Tom and Lee talk about the value of coproduction and how supporting individuals to coproduce really makes a difference to the local offer particularly around the homeless challenges. Both really articulated the value of working together in a co-produced way to create a tangible outcome for community members!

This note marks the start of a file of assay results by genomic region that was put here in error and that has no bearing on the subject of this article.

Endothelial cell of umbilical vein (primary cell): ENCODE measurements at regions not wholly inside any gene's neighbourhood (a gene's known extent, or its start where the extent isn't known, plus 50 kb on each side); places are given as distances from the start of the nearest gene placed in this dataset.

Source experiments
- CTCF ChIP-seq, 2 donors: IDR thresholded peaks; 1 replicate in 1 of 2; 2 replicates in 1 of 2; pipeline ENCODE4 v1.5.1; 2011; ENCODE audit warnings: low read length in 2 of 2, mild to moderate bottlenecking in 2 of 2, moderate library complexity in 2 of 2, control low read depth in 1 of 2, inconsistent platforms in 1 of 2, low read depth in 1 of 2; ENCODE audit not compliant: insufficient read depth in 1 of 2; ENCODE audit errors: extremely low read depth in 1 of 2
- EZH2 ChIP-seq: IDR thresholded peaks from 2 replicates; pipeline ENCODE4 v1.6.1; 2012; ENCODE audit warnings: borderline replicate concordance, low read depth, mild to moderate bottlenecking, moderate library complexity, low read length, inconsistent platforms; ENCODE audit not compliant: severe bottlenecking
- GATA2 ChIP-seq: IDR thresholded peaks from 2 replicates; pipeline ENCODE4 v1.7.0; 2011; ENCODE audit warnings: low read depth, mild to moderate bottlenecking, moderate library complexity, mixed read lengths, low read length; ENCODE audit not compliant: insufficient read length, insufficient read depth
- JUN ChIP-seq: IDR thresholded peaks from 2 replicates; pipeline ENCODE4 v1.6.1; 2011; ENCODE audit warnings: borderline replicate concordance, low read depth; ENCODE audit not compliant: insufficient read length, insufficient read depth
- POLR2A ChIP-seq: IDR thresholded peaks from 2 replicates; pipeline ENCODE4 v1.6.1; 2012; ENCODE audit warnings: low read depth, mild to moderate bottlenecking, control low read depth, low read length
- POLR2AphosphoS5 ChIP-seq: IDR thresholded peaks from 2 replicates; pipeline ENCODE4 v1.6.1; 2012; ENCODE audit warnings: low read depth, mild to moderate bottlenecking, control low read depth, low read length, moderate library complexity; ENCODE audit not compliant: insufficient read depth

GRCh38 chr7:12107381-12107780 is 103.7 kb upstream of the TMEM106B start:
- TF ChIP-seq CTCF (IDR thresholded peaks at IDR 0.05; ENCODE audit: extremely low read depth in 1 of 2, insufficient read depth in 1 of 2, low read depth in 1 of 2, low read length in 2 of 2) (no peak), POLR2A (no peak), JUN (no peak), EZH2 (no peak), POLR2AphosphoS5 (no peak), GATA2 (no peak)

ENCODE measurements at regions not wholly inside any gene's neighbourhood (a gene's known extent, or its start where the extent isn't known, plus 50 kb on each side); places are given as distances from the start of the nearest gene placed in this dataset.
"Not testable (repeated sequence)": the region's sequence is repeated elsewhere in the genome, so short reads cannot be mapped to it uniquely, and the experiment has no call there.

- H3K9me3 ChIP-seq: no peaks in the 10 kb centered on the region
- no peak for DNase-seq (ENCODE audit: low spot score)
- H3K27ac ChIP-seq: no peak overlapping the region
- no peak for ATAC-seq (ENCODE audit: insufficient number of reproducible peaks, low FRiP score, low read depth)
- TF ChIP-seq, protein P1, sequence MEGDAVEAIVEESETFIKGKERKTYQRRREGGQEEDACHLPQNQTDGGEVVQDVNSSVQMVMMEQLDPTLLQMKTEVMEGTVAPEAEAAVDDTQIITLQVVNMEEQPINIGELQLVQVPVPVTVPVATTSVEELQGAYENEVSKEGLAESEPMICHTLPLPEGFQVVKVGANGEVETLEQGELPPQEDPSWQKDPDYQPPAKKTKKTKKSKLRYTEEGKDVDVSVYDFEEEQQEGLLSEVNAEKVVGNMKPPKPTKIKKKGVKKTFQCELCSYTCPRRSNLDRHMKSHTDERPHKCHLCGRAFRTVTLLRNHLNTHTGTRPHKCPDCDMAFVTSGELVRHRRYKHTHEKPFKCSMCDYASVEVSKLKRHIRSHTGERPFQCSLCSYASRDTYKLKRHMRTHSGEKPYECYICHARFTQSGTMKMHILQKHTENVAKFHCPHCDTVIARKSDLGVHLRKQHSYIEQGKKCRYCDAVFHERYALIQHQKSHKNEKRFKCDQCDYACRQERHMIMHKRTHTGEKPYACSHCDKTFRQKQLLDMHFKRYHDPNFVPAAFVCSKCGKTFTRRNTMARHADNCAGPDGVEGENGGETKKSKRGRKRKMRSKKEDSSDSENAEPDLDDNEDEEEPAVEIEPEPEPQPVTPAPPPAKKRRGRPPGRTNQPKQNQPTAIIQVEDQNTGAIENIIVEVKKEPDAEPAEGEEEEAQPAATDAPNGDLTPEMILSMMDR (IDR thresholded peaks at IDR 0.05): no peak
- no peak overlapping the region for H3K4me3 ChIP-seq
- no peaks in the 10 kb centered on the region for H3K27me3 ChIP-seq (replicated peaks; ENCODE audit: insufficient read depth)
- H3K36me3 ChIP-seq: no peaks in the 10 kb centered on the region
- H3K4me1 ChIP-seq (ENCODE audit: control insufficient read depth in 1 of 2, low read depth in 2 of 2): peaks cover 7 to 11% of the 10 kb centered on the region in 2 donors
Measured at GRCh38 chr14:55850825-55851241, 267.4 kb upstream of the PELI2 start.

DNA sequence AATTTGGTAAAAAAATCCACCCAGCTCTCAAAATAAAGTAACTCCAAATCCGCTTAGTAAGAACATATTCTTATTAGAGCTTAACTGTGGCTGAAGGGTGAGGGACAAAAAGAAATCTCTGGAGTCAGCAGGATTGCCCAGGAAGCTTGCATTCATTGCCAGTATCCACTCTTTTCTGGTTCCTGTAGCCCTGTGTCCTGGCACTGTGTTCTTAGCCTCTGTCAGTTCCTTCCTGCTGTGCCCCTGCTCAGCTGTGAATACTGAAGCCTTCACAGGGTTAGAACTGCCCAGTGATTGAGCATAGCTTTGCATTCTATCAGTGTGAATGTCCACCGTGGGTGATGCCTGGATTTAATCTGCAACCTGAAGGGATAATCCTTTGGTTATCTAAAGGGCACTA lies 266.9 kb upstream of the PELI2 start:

Yes, please. No, I thank you for agreeing to take part in this. Um, you want to introduce yourselves? I'm my name's with, um 11 Cambridge. And, yeah, I've been part of it Takes the city one of the charities set up here to deal with homelessness. I am Tom Talon. Um, I actually worked for the county council Um, I'm responsible locally for are making a real adult matter approach, which may be aware of, um, and one of the meme approach. I guess key tenants is the value of CO production, Um, in designing local systems. So my involvement is to encourage co production at all levels Within Came between Peterborough. Thank you. Thank you both for introduction So I'm wondering if you could share with me an experience you have had of co production. So what have you done in co production? And what does it mean to you guys? Um, so, um uh huh. I guess our experience Big question. Um, yeah. So I mean, I mentioned I was part of it, takes the city, and I was invited to attend some council meetings where they were discussing how to deal with homelessness by Robin Williams uh, he asked me to tag along because, uh, I've just been homeless And, uh, I got to attend every single meeting. Whether it was a trustee meeting, whether it was co production groups dealing with work and all sorts of it was just really exciting to see how the system works and how they were trying to, um, uh, create a better system. And they really valued our opinions You know, if they come up with a bad idea, you know, we could actually say, you know, through experience, you know, all this won't work. You know? You have you thought about this? This is why it won't work. It was really, really interesting Okay, so I'll go with, um So we've We've had a small group of people with lived experience of multiple disadvantage meeting for two or three years. Now, um, you know, started off with one or two people. Um, and now it's, you know, we only get a dozen tweets, 15 people turning, you know, coming each month, different people each month Because I can make it all the time. I think one of the key he he is one of the examples. I think has been really valuable is, um, came from some a few years ago, describing what had helped him to move away from multiple disadvantage homelessness, mental health issues, some some issues And he described it, Um, and those ideas gradually formed into what has become locally now called the trusted person model, because he described how someone he trusted just one person who he could go to with anything, even if it wasn't her job to do so to speak would be able to get the outcome that he was looking for. And so, for me, that's really a good example, because it's something that has come from some describing their experiences and what worked and has been widened out so that it reaches other people. Um, I hear it's not being minded as far as we like, but it's a start It's a star has also been, um, but began to be talked about in in contracts for housing related support services. So, um, I think I think partisan. The influence of the group's having so it's very much the agenda of the people who come rather than, um, we had to push back three um, last year or so on services who were coming to say, Could you come and tell us what you think about this? Proponents knew idea or programme So no, not not of interest to us. We don't We don't want to know. Well, we can give you five minutes, perhaps, but actually, we want This is our programme that we would like to work on from people who experienced the services Um, so you we need to take our agenda to get to them rather than their agenda coming to us. So I'm wondering, like if you could share with me what you think the value or impact of co production has been when it when it comes to maybe the building of our homeless pods, I think that was really integral. They really did Listen, I love the idea of the homeless pods instead of hostels. I was always against hostels. I mean, they worked some some really do need and a full full attention But I think attending these meetings and then making sure there weren't too many pots built together, they really listened. And because, uh, you know, if you put 40 addicts in one building, you know they are just going to thrive off each other. But you put five people with their own home, you know, it's just working better So I was really? I think that part of co productions went really well. You ask the question again. I was just like I do, and I'll come back to you, if that's okay Can I ask you like you've talked about, Um, what difference it kind of has had in terms of the service design. Um, So like, what? Uh, as co production, like in terms of your own life, is what kind of impact does co production had on you? Personally, I find it really rewarding that, you know, I can share my experiences and what what is wrong with the system? And then when some slight change happens, it's brilliant. You just know exactly There is always going to be a next generation of homelessness. But, you know, at least they're not going to experience them. Sort of issues that like what you just said about the, you know, the guy mentioned, you know, that one person you could talk to, you know, having that implemented now it's going to reduce so much stress and you know, there's a lot of mental health in, uh to deal with homelessness So, like, yeah, I just think it's really important. We didn't ask that question of the group a couple of months ago. And so there's there's a There's a great response, which I can send over if you want, if that would be helpful Yeah, so can I go back to that question again that you just asked me? So I want to talk about what value do you think co production has or what impact it has in terms of the work you've been doing? And I'm not sure you can counter that. I've, um, sort of in my role, slightly taking time to embrace it. Um, not not for sort of fear or anything like that Just more, You know, um, I've appreciated being recorded. I hope this is taken in the right way, but the amount the amount of time needs to be invested to do it to do it properly and well, And so, um, you know, there's always been a concern because I don't feel like I give it enough time at the moment. I would like to actually got we persuaded locally some resources to be allocated for this now So there'll be some dedicated people to work. It hopefully experience when the work comes around the, um And But I sort of concluded, you know, through the trusted person working through the trauma, informed care work and so forth, we do that actually, co production should be the starting point. What the The endpoint And actually, we should be investing everything, um, that, rather than doing a sort of a nice additional, extra so and so so valuable is actually then get services are, um, better meeting the needs of the people that they're designing to. So and, you know, if you want to still paints and pens in that position, you would be having less waste. You having better service, more efficient services, targeting the needs, less unhealthy people less better well being very difficult to quantify the value But I think that's something aspects of it. Um, so, like so for a lot of question I've got would be around. So has your own kind of perceptions and behaviours changed as a way of, like co produced because of your co production Um, my whole values changed the second become famous. You know, I grew up literally. It was like a big wake up now But now I just say, I mean, I've really enjoyed being part of it. And, you know, they everything that we've done has improved the system, you know, the people that were involved with the website Street support dot net, which were launched in Cambridge in one home stay. You know that that's that's helped That's got the public realising, you know, all the charities that do things. That's the rewarding bit that's a bit of enjoyed. A healthy Do you think that you could have got there without including people who have lived experience? I didn't think they would have got the same decisions. Now I think, you know, heaven is all involved and there's a big dangerous. Like you said, it's not just one person, but I haven't really been involved in over the last year because of covid and that had never have problems But the early days I said I attended everything and it was nice that they just took everything onboard. Systems have changed in Cambridge is a better place, and it's constantly improved into homelessness. You know, I hope it continues to continue distracted by my phone ringing and might be someone trying to tell me that they're outside, so I can sure power back So you happy to continue Just having a bit of a chat? Yeah. You talked about kind of the work that you have been involved in. So, like in terms of kind of You said it's like a lot of different people. So have there been any challenging bit to co production and sometimes maybe maybe the people in charge, not listening, You know, to certain people, you know, I'm quite articulate. People tend to listen to me, and I talked about, so I get a message free But, you know, in the early days, there was a few issues with, you know, because we've had tracked with that people that attended co production and now they would never attended again. You know, I mean, uh, not everyone is still really enjoyed it. Yeah, the majority The majority of people are being seen. So if you were going to, like, say to some, like if you're going to kind of share, would you recommend people go producing? Would you tell people that they should be producing. Yeah, and it doesn't just have to be with homelessness It could be like those issues, because when you get a better understanding of what's going on from that person, you get a clearer picture. It's okay creating these ideas, but you need to know if it will work. And you can get that information from people that have had shared experience It sounds obvious. Doesn't anybody say how loud? I can't believe people have been doing this for years. Can I come back on some of the challenges that Yeah So I find hugely the challenges amount of time it takes to do anything. Um and, um, you know some of this stuff? Um, we've been wanting to implement the the machine wheels move so slowly. It's really difficult And the other big challenges these to the sufficiently, um, feedback to the people who are contributing, what's what's happened so that, you see, it's worthwhile that the contributions that they made, um and, um, very much, you know, the language is really difficult because some of the stuff that's changed, um, you know, it's been quite significant. Um, if there are people in the group who are making contributions to services that are being commissioned. Now you know, these are multi million pound contract and part of that contract there There are clauses in there that have been co produced, um, to win the contract as a big you know, I think that's quite big things or something, you know, from a group who people who are main homeless within the last two years to be doing. Um, but it actually sort of thing feeding back to everyone that this change has happened. It's quite it's quite it's a bit of a challenge I find it's not just as easier. It's not just a single thing Well done. This has happened Um, I think sort of celebration. It's got to be a clearer way of sending that message because I get emails and, you know, Okay, I may be a reason that some of the other guys stay just there on the phone from there, they were just He has got the other ways relaying that message and the other the other big challenge we find. I think you know what it is Um, say ladies really is right. He's, um I guess you'd say further on your journey than a lot of people so actually trying to reach them. The people who are, you know, have very valuable contributions to give but aren't as far down the journey is something like the or some of the others is difficult because it doesn't require a real investment of time again time going to come back to that So, like I've gone on a bit of a kind of journey, my mind about sort of. There's a real value for people in terms of producing. Clearly there's a system value in terms of getting the right contracts, getting it right the first time, and you talked about kind of needing to have sufficient time to kind of co produced So I wondered about like and I'm getting a sense that it has co production has to be really personable and person sent like Person said that I would say that it will be different with each person and people might be at different points of their journey. Have you really like advice or top tips you would give people starting to co produce to kind of be able to do it better? Um, just be patient, You know, you gotta be patient. It's a slow journey to begin with, but the rewards will be, you know, worth it You know, you can get it right the first time You're saving time, energy, money. You know, um you know, I've got one person I used to attend all the time. And it's because ages to get into the groups And, you know, after a while, he was really valuable. So, like, patience is being key to it. If you're just starting out and to take on board what they're saying because you might not understand that you might be you know what? Their You know what they are trying to say? So I would say this sort of comes back to the trusted person thing again, Um, which we find it slowly underpinning a lot of our work at the moment Um and, um, we need so I haven't gone through the journey. Uh, if I was to start again, the these things I would do, I would, And these things we hope to do going forward, um, ensure that every organisation in your sort of sector of your working on has a champion or, um um uh, I think another way. You know, within that organisation, who will say, Okay, we're going to try and reach everyone who would like to be involved with systems design and enable them to co produce Now, we're going to do that, um, by ensuring that the person they trust has the information they need in order to reach them. So if, um, if the group is working on this subject, So we're shortly too involved in a bit of work, um, around why? People who become homeless have particularly poor outcomes. Um, And, um, what will be needed to do is have that subject because that's been decided by the group and then reach out using these champions and trusted people, too Try and form a wider consensus. I suppose so. It's really trying to avoid the idea of consultation, you know, sending out a document for people to think about But actually ah, I guess using their trusted person to help go through the work with them so we can reach individuals as well as a great groups that work everyone. I have real sense this is about personal relationships. Yeah, completely So, um, a lot of times that I speak to people they might say there are certain groups of people are too difficult to co produce with. Such as, like people, mental health challenges, people, substance misuse or homeless people. Clearly, you've done it Really? You've done it locally. Um, do you think, um, that kind of co production you do, you'll continue to do it. And what next for you? Later? I think we're going to do more of it I think the the group of people it was called the co production group. And I guess it does what it says on the team. Um, but it's quite well known now across our patch, which is why we've had to knock people back, saying We're not going to come and act as a consultant group for your thing you're doing unless something that some of those two things we want to do um, so across the patch we got you know, there's quite a lot of I guess you call senior people or into it So I mean, a couple of years ago, the police and crime Commissioner came to agree, and to understand what we were looking to do, to be fair, he did use it as a party political, but at least his, you know, the officials that came with him were listening and understanding what it was. And that's one reason why we've had local investment to to increase what we can do that time that we were talking about. Um, so I think there's only going to be more of this happening Um, yeah, but, uh, um, as part of the work we're doing over the next three years, it's been missing. Co production has been missing in as one of the four key vision areas we want to facilitate. Um and so, um, yes, Locally and again, we launched about hubs as well, locally So it's not just in Cambridge City, but it's in other parts of our area, um, and so that it's almost, like, kind of a ward level. I think so. Those hard to concentrate on issues that are local to them, but come together Um, you know when When the issues that you know, perhaps wider and you need a need, a bigger voice. The thing is, I agree with you and I say, like, it can only get better from here, you know, we're going to lead by example from my own. And if it works, it works, you know, clear the evidence Is there? So you are? Yeah. Everyone. Everyone should be doing it Brilliant. So my final question will be like, Do you have any you would share with people about your experience of coping up? Just cut out. My final question is, do you have any thing that you wanted to share with people about your own experiences of co producing? Um, well, the charity we set up, I got to name it, so that was probably one of the highlights I got to name It takes a city, and everyone agreed on it straight away, which was really epic. So yeah. Yeah, that was amazing There's loads. There's loads and loads of little changes that have happened over the years. You know, the web site being launched the pods and that there's a, you know, really proud to say I'm a little tiny pie little tiny cog in this massive engine, you know? And I can really stand proud You know, there was one point, buddy. Yeah, I was homeless. Exactly It would be 55 days time. I was homeless four years ago, and I never thought there was no light at the end of the tunnel. I was really, really in a really bad place, and all the cool things I got invited to do through through this co production is just open doorways And not just for the council. I've got my foot in the door with the Cambridge University and, you know, like, literally it's really inspiring. And I'm going to continue doing as much as I can, you know, Might not do so much production myself because I've got, you know, the really important things that are trying to stop But, you know, I definitely be a pro. Support. Yeah So that's again finding a way for lead to contribute with the same. Free to a busy man. Uh, sorry Sometimes my my my brain is full, and then something falls out and then comes back in again. Um, I, um I suppose a few things, um, one of the biggest things I see is when a group has come together, people are at different stages, their journey as well. So, um, there is a number of the group who come and contribute Who who are working now. You were homeless substance misuse issues. And, um so I think it's really helpful to see, you know, to be inspired by people I think you mentioned inspiration once at a meeting. Um, so kind of being, you know, having inspiration is really, really cool. Um, um, I think there's a There's an element of, you know, not by design, but what people feel supported Um, so, uh, over time, feel free to discuss some main contributions because not everyone sees things the same way. Um, that over a period of time, that sort of trust grows To say where you can, um, you can say something, um, with with with less fear of being shot down or wrong. Um, but also the way we do it So we have We're trying to as many different, um, uh, ways of contributing as well. So and you don't have to speak out in front of 20 people. You can write it on a note and stick it on a wall or, um or so forth Um, but yeah. Ask the question again, please. What else would you like to share with people about your experiences of production? I think one thing that is really and it seems people to like is that when we meet, we just lay on We have some lunch before, which sort of choose you out? Yeah, and it's kind of creates a sort of informal atmosphere. I mean, another key thing that I'd like to share someone said is done, Um, around jargon, because I've seen this in so many meetings and and one of our one of our goals of this, as well as to have people who lived experience sitting on that board level with all public sector on public sector boards as well. Um, so that's an ambition And we had to do that using a kind of buddy system where someone who was already on the meeting becomes, uh, that body or a mentor for someone who lived experience that can contribute to the group. I had a mentor. They had to give me one if it takes a seat, because I couldn't understand it when I was in trusty millions And then there's so many acronyms. He was driving me around the bend at the time, But yes, I got two or three mentors that sat me down and explained what this Yeah, and that meant that really opened my mind. And I think that's really important because and it stops being a tick box whereby right, you've got the experience You can sit in the meeting for two hours. We got a bit off you go. Thank you, Um, so So that's something we're going to do But what people have said is that the, um they don't want you to stop using technical language or jargon, or they just want to do is make sure that it's explained because people want to be up skills and learn that this rather be talked down to. And I really often see in these sort of kind of or strategic meetings, we'll get a couple people come along and they'll be talked down to almost patronised in the language that because, um, actually, we should be thinking about it the other way. Um, in raising, you know, whether it's through training or mentoring or, um uh, well, the person is just going to get really bored, you know, like if he doesn't fully understand what's going on, you know, the boredom level set say education is the key And that's why the mental system really won't I mean, it worked for me. So at the beginning of conversation, I ask you about the value of co production, and I think you, like, struggled to maybe to say what value it has. But food conversation You've really talked about what personal value co productions had in terms of supporting people to do things in their lives and move on. You know, be busy work all that kind of stuff being talked about, like these systems And how these contracts are really meeting these people because, you know, they're being co produced by the people that we use them. So, like you're taking in a real journey of how you've done it locally So thank you. Do you have any questions for me? Yeah, I think I can. I, um You know, we saw the email and had a bit of a background but kind of questions You know what? I'm reading this part of some research And what sort of, uh what's happening next? I suppose would be Yeah. I will drop you an email explaining what's going to happen next. And we will look at invite some people that have shared their story to come and help us look at a number of the stories And we look at kind of the key messages and themes that come out within the stories. And I can't tell you what they are now because I haven't looked at all of them. I've done 20 of them, but there will be some key messages So one of those key messages, for example, could be a lot of people talk about, like, who did the conditions or the relationships. And we look at those and what we will then do is try to organise. What are the key themes coming out? What does that really mean for the value of co production in this particular project? And we always want to use, um, these stories to support kind of like hopefully other people really doing coproduction seeing What are the things that you need to do? Why is it important? Um, and we will use and we can say mobilising kind of stories that we use those stories to help you know, social change, or be the catalyst change, which is really the organist IQ But the way that I will say is that the reason for change has to be people's lived experience and stories, and it has to be based on what people share and tell us about their experiences of co production. And I don't think there is. Um, there's not a lot of research and evidence out there around kind of the value of co production So I mean, the reason I ask is because anything that you can gather and feedback on could be useful for us locally when we're trying to promote things locally as well, so refuse each other's day. Um, yeah, you an email to say thank you. Um, and what next? But also like when stuff around co production comes up and clearly all of our kind of feedback from people and how we've made sense of it, we'll share with you And we hope this is like going to start off a kind of relationship with people. Um, so yeah, I'll be definitely making sure that we don't lose touch. Brilliant Thank you so much for time. And I know my colleague will process all the data stuff and, um, allowance and all that kind of stuff were the Okay. Thank you guys. And I wish you both luck in your journeys with production. And I'll be in touch just to let you know You said you hadn't brought a big issue for ages. And I know you live abroad, but we now do digital copies. You've got the big issue dot com Find your vendor round church lee, and then you can buy it digitally straight to your phone Okay? I'm just the way you like doing some co production work. I live in London. Really? Well, anyway, actually weigh in Berlin? Yeah Hoping that the Internet didn't go down or it's just like, yeah, but yeah, I would definitely look you up and buy a copy. Thank you. I